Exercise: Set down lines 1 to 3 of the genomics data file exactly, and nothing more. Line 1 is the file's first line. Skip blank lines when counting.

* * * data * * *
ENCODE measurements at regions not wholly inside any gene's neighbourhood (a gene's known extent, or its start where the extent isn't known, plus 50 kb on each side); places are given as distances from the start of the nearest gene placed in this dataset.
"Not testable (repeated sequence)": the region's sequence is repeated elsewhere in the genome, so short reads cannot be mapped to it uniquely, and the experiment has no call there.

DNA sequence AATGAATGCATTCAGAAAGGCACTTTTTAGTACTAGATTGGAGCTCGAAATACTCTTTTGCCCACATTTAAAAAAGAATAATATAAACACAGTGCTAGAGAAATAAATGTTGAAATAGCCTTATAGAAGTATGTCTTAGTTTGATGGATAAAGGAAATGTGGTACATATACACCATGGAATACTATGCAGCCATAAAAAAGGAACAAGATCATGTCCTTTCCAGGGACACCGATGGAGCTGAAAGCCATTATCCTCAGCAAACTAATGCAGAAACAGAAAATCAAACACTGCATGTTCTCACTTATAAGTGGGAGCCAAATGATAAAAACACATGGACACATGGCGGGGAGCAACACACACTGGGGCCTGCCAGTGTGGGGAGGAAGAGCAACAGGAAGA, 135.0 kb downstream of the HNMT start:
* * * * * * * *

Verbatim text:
ENCODE measurements at regions not wholly inside any gene's neighbourhood (a gene's known extent, or its start where the extent isn't known, plus 50 kb on each side); places are given as distances from the start of the nearest gene placed in this dataset.
"Not testable (repeated sequence)": the region's sequence is repeated elsewhere in the genome, so short reads cannot be mapped to it uniquely, and the experiment has no call there.

DNA sequence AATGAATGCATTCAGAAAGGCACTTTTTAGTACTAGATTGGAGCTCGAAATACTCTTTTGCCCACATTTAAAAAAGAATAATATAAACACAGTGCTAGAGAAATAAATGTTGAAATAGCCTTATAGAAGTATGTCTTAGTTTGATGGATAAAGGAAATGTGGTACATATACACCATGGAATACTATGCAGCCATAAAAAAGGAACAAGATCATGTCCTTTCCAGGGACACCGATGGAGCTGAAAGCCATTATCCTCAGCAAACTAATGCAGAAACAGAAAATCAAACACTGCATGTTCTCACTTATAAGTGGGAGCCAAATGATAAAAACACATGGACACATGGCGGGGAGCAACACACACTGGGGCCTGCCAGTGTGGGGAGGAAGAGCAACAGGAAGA, 135.0 kb downstream of the HNMT start: